About me

I'm a Ph.D. student in the UC Berkeley Department of Astronomy. I study the formation and evolution of galaxies using data from across the spectrum, optical to radio. Specifically, I use observations of post-starburst galaxies to investigate the physical mechanisms that cause galaxies to stop forming stars. My primary research advisor is Mariska Kriek. I publish under my full name, Katherine A. Suess.

I studied physics in undergrad at the University of Colorado, Boulder. I worked with Jeremy Darling to identify OH megamasers in the ALFALFA neutral hydrogen survey and with Marty Snow to model solar extreme ultraviolet irradiance.

My CV Publications (ADS)

My Research

I'm currently preoccupied with the question: what makes galaxies stop forming stars?
My research is aimed at understanding the physical mechanisms behind galaxy 'quenching,' the process by which disky blue star-forming galaxies evolve into elliptical red quiescent galaxies. I primarily study this transition by investigating post-starburst galaxies. These rare galaxies have just completed their major star-forming episode; since they represent the direct products of the quenching process, they're the ideal laboratory to understand what causes galaxies to quench.

Galaxies are smaller than they appear

We typically measure the sizes of galaxies by looking at their light profiles. But, depending on how galaxies grow and evolve over time, these light profiles may not be good tracers of the underlying mass profiles. In this paper, we used multi-band imaging of ~7,000 galaxies to measure their radial color gradients. We found that most galaxies are redder in the centers than in the outskirts, and so half-mass radii tend to be smaller than half-light radii. This changes both the normalization and the slope of the galaxy mass-size relation.

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Tons of fuel, but no 'fire'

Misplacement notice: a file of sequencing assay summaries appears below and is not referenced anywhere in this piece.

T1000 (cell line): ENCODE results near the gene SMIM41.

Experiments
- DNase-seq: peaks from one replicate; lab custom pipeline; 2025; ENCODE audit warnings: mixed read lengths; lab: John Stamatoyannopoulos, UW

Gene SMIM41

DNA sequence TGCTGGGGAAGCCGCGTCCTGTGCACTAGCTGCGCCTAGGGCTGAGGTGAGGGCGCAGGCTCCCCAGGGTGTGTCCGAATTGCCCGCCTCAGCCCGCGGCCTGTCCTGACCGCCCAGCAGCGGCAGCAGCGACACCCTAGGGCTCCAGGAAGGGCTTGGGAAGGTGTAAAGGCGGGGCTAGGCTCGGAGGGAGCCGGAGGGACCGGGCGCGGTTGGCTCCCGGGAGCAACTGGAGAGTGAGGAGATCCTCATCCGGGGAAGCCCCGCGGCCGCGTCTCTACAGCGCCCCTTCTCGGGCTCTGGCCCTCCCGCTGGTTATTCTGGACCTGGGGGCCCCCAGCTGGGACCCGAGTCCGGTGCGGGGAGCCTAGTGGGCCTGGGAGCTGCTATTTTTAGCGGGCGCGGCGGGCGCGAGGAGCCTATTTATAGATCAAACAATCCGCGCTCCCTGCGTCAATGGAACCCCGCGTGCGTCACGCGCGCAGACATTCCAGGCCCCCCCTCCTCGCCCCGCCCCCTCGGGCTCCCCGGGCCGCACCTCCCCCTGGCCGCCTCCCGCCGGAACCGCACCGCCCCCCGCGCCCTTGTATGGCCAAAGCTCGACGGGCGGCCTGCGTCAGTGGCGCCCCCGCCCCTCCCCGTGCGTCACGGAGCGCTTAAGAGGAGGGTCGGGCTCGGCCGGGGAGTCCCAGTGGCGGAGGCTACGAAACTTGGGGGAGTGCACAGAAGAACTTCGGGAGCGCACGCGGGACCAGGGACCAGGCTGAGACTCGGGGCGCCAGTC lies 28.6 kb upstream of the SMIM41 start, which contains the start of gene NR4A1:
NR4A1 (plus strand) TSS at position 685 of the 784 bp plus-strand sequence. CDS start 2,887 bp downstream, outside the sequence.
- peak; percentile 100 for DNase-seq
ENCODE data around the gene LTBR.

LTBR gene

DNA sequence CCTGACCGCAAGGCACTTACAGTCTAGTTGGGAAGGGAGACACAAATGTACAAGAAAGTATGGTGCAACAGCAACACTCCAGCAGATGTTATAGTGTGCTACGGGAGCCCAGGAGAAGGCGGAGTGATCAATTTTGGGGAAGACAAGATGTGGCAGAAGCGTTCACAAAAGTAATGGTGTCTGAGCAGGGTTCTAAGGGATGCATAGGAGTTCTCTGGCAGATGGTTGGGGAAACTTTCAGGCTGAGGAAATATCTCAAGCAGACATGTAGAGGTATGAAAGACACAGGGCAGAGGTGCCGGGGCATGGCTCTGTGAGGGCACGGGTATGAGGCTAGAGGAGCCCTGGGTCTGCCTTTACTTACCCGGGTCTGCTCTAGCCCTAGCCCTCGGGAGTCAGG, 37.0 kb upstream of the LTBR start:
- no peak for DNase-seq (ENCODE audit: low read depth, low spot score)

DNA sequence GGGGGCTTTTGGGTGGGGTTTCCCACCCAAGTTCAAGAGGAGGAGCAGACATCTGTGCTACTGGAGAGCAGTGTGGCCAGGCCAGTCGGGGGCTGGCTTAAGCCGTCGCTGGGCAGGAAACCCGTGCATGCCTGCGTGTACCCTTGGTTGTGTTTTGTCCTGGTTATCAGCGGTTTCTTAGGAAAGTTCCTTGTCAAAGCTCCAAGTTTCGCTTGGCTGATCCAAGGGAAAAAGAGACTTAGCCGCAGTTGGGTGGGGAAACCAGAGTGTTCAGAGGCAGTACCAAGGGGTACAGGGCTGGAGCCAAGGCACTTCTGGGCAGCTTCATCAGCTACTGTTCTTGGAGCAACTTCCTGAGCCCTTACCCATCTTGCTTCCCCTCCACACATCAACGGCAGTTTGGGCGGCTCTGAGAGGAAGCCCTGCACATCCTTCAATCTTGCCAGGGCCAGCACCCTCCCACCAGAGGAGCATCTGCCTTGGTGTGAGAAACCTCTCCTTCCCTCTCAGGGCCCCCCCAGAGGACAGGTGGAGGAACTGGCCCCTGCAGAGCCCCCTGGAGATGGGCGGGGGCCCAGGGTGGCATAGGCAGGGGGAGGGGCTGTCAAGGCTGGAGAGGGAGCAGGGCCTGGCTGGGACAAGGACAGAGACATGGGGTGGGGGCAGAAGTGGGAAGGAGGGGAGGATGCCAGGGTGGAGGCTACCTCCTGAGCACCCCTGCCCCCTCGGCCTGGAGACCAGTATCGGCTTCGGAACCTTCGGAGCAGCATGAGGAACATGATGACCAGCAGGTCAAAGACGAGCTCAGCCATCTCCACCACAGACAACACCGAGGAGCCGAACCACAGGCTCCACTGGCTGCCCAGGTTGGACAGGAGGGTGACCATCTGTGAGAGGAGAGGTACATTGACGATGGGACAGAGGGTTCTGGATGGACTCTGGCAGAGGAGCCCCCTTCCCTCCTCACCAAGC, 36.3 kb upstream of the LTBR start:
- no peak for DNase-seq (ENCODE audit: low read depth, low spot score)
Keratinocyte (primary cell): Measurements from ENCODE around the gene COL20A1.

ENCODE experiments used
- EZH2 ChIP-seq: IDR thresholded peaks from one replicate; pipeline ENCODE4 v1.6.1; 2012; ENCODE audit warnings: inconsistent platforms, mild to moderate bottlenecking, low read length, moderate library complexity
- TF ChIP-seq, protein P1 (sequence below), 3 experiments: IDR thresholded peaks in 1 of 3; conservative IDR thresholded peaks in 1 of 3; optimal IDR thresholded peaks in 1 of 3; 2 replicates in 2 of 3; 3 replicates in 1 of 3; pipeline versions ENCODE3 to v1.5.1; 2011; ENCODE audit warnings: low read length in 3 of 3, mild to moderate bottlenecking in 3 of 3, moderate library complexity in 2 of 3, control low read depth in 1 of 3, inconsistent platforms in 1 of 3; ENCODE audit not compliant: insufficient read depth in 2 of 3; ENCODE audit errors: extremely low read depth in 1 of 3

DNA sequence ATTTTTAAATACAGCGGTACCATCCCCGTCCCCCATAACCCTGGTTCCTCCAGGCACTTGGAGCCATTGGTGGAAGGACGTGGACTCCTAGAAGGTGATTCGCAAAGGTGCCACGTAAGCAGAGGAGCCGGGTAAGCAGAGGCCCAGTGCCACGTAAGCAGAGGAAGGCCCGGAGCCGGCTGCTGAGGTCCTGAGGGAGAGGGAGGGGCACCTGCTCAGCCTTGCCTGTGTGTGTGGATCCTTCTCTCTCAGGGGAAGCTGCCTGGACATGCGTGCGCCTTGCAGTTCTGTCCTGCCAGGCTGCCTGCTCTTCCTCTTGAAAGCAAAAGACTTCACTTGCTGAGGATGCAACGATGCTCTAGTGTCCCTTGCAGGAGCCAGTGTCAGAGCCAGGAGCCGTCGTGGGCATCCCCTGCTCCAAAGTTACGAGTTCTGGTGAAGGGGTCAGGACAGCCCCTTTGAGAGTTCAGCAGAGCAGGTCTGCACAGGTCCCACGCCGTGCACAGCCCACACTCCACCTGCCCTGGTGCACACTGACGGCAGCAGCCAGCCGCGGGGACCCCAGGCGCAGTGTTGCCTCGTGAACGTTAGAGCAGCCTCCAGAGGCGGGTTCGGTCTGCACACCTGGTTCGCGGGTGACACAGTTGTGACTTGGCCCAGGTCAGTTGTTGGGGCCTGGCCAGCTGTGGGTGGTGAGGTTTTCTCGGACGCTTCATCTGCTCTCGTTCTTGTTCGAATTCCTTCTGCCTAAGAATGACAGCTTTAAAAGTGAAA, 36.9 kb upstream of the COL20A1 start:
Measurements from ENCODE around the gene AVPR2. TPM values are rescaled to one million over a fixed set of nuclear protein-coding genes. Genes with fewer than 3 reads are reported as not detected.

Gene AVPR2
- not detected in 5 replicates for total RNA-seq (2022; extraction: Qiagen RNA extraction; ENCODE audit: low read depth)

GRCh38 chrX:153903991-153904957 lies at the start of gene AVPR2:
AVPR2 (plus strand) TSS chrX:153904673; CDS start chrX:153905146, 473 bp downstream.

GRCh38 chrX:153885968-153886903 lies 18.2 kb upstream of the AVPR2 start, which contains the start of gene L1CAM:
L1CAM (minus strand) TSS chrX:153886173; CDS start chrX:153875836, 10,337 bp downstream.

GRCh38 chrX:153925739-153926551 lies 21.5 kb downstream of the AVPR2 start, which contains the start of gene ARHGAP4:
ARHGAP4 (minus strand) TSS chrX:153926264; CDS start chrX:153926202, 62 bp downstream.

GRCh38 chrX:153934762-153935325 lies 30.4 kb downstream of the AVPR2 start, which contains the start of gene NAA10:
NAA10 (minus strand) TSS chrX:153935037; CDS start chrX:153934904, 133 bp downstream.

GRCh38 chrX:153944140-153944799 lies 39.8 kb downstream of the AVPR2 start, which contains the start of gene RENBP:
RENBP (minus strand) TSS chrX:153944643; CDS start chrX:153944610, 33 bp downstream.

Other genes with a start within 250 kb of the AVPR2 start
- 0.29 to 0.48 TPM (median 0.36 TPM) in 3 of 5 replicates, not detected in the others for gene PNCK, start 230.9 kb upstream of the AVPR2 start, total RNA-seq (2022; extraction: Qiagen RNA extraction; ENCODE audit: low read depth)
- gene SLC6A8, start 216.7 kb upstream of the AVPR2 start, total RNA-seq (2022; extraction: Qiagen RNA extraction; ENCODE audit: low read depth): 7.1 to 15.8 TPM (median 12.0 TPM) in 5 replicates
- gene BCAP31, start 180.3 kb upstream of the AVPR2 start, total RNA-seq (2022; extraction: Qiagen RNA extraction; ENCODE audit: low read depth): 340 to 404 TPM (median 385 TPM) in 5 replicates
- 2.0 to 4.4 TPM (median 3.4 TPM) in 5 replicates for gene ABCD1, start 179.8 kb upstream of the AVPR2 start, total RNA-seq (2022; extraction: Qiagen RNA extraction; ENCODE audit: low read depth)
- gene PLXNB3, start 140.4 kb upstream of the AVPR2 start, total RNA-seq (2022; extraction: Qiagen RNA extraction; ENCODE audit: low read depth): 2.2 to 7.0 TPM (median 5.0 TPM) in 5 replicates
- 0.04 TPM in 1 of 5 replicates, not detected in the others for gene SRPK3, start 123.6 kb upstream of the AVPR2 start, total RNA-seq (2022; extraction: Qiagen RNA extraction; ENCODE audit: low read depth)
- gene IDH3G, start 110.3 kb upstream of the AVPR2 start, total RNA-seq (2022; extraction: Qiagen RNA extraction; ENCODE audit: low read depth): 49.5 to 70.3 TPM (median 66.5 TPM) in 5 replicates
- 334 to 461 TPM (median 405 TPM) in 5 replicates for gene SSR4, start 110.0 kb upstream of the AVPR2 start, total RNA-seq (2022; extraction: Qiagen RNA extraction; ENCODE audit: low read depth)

Because stars form out of molecular gas, the amount of molecular gas a galaxy has is typically related to the number of new stars it's forming. Except for these galaxies! We looked at the molecular gas content of post-starburst galaxies at z~0.7. These galaxies have just finished their major star-forming episode, and don't appear to be forming many new stars. However, we found that these galaxies still contain large reservoirs of molecular gas. What is preventing the gas in these galaxies from forming stars? Is the star-formation just obscured in the wavelengths where we're observing? Follow-up projects to come...

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Imposters! Space lasers that masquerade as normal galaxies

Distant OH megamasers (giant space lasers that typically mark major galaxy mergers) can accidentally fall into blind spectroscopic surveys for local neutral hydrogen emitters-- the radio emission lines look just the same. In this study, which was my honors thesis project at CU Boulder, we found a method to distinguish OH megamasers and neutral hydrogen emitters based on their infrared colors. We also confirmed 127 ambiguous HI optical counterparts, discovered five new OH megamasers, and provided a way for future HI surveys to identify possible imposters without time-consuming, expensive optical spectroscopy.

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Outreach and Service

In addition to research, I love telling the public about astronomy. Find me at Cal Day, Grounds for Science, or Astro Night.

I'm also passionate about improving the climate in physics & astronomy. I'm currently the co-coordinator of Respect is Part of Research, a graduate student group that runs an annual peer-led sexual assault and sexual harassment prevention workshop for incoming first-year graduate students. Respect is Part of Research is actively growing, both at UC Berkeley and beyond-- please email me if you're interested in starting a similar peer-led workshop at your own institution.

Data & Downloads

Post-starburst galaxy sample

Here's the full post-starburst galaxy sample from Suess et al. 2017. The sample is selected from bright (i < 19), intermediate-redshift (z > 0.5), high-quality (median spectral S/N > 3.7) objects included in the full SDSS DR12 spectroscopic catalog (Alam et al. 2015). Post-starburst galaxies were selected from this parent sample according to the Kriek et al. 2010 method, which selects galaxies with "A-type" spectra by their strong Balmer breaks and their blue slopes redward of the break. We checked the final selection by eye to remove a few stars and brown dwarfs. In total, we found 50 post-starburst galaxies at 0.5 < z < 0.8. The text file below gives the IDs, redshifts, stellar masses, star-formation rates, and molecular gas masses for each galaxy in the sample. See Suess et al. 2017 for details on how the masses and SFRs listed here were calculated. IDs are 'spec' followed by the SDSS plate number, MJD, and fiber ID: these IDs can be used to query the SDSS database to see images, spectra, and photometry for each galaxy. If you use this sample, please cite Suess et al. 2017.

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